KFC's new bun-less Double Down is here and health experts are calling the 540-calorie sandwich--which replaces bread with two pieces of fried chicken, holding two slices of Monterey Jack and pepper jack cheese, two strips of bacon and a creamy sauce--a heart attack waiting to happen. Read More: First Lady Asks Mayors to Lower Obesity Rate Are We Obesity Obsessed?10 Foods That Can Affect Your Mental Health Here's what you had to say: Happily me commented: "I want to try it. It looks great. I work out five days a week and I eat right 99 percent of the time. The one time I do eat badly, I want it to be worth it. A few extra laps, a few extra sit-ups." K said: "Anyone who eats this is asking for heart failure. I don't even eat fried food and if this was the last meal on earth, I still wouldn't eat it."

Bobbi Misick
Apr, 12, 2010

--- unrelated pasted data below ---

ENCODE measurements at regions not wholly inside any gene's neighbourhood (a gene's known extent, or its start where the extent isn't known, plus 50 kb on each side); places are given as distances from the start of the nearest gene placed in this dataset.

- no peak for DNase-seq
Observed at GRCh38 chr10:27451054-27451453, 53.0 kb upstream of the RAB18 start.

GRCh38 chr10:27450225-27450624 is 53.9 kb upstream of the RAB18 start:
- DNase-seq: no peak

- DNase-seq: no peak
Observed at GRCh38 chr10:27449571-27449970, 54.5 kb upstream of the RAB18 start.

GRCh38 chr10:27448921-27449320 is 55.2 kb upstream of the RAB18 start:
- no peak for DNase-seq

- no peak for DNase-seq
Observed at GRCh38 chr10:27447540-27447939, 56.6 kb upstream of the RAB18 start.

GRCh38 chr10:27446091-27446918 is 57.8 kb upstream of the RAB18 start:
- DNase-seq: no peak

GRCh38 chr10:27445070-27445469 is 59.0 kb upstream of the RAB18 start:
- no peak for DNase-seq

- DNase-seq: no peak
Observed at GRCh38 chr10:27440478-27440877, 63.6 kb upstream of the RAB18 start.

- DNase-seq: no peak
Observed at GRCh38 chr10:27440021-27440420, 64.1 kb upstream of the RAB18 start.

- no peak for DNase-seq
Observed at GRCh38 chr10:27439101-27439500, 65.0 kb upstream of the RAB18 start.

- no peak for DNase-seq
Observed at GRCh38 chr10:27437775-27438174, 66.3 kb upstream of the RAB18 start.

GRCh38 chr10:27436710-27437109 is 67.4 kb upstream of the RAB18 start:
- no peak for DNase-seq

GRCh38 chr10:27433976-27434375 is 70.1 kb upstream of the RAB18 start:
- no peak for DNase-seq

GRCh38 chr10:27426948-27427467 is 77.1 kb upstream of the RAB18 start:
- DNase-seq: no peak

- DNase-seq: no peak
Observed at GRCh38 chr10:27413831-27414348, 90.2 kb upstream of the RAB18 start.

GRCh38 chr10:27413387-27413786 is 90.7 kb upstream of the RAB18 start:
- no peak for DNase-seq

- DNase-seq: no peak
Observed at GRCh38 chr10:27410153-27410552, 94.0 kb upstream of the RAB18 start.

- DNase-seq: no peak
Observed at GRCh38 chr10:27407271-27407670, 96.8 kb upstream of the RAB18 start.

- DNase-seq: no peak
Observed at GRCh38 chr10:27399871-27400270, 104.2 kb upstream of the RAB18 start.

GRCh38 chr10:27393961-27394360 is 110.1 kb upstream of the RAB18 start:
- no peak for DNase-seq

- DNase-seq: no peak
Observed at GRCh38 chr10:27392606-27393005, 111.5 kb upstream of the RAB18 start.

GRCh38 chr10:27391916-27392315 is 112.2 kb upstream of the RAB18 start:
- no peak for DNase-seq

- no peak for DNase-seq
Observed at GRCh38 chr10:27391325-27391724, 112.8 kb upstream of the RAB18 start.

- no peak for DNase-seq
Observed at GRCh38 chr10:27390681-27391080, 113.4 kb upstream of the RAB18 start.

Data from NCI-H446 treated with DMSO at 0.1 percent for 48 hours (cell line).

kfc-double-down.jpg KFC's new bun-less Double Down is here and health experts are calling the 540-calorie sandwich--which replaces bread with two pieces of fried chicken, holding two slices of Monterey Jack and pepper jack cheese, two strips of bacon and a creamy sauce--a heart attack waiting to happen. "This is not a healthy choice," Walter Willett, chairman of the nutrition department at the Harvard School of Public Health, told Associated Press. The Double Down is running in the same caloric class as McDonald's Big Mac or a large order of fries from Burger King. Furthermore with 1380 milligrams of sodium, the Double Down nearly covers the total recommended milligrams of sodium per day (1500). While the sandwich is also available with grilled chicken instead of fried the adjustment doesn't yield any major health gains--reducing the calories to 460 and increasing the sodium to 1430 milligrams.  KFC spokesperson Rick Maynard argues that while the Double Down is "more indulgent," the fast food chain does offer lower-calorie items. "That's one of the things that make our restaurants popular," he told the Associated Press. "We have something for everyone." High fast food chain density in Black neighborhoods could mean that many of us will encounter a higher degree of marketing for the bun-less sandwich than others. Meanwhile, one could argue that "everyone" should seer clear of the Double Down.    Does KFC have a responsibility to its patrons to stay within reasonable health boundaries? Does the Double Down cross those boundaries? Do you want to try it? Read More:

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